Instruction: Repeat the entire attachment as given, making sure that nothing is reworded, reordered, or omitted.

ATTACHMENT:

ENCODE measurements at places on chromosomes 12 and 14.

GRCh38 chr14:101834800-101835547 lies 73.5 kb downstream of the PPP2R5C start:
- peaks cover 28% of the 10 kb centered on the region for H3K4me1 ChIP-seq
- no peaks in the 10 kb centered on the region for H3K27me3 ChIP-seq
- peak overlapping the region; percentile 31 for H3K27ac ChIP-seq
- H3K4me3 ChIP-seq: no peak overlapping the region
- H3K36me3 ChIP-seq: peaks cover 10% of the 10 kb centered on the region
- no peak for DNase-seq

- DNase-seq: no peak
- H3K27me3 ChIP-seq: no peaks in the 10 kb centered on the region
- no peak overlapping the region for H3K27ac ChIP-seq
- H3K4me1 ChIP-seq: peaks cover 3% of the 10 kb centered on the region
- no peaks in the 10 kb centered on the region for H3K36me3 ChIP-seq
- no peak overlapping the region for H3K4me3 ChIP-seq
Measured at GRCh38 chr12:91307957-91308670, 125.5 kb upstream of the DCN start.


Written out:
ENCODE measurements at places on chromosomes 12 and 14.

GRCh38 chr14:101834800-101835547 lies 73.5 kb downstream of the PPP2R5C start:
- peaks cover 28% of the 10 kb centered on the region for H3K4me1 ChIP-seq
- no peaks in the 10 kb centered on the region for H3K27me3 ChIP-seq
- peak overlapping the region; percentile 31 for H3K27ac ChIP-seq
- H3K4me3 ChIP-seq: no peak overlapping the region
- H3K36me3 ChIP-seq: peaks cover 10% of the 10 kb centered on the region
- no peak for DNase-seq

- DNase-seq: no peak
- H3K27me3 ChIP-seq: no peaks in the 10 kb centered on the region
- no peak overlapping the region for H3K27ac ChIP-seq
- H3K4me1 ChIP-seq: peaks cover 3% of the 10 kb centered on the region
- no peaks in the 10 kb centered on the region for H3K36me3 ChIP-seq
- no peak overlapping the region for H3K4me3 ChIP-seq
Measured at GRCh38 chr12:91307957-91308670, 125.5 kb upstream of the DCN start.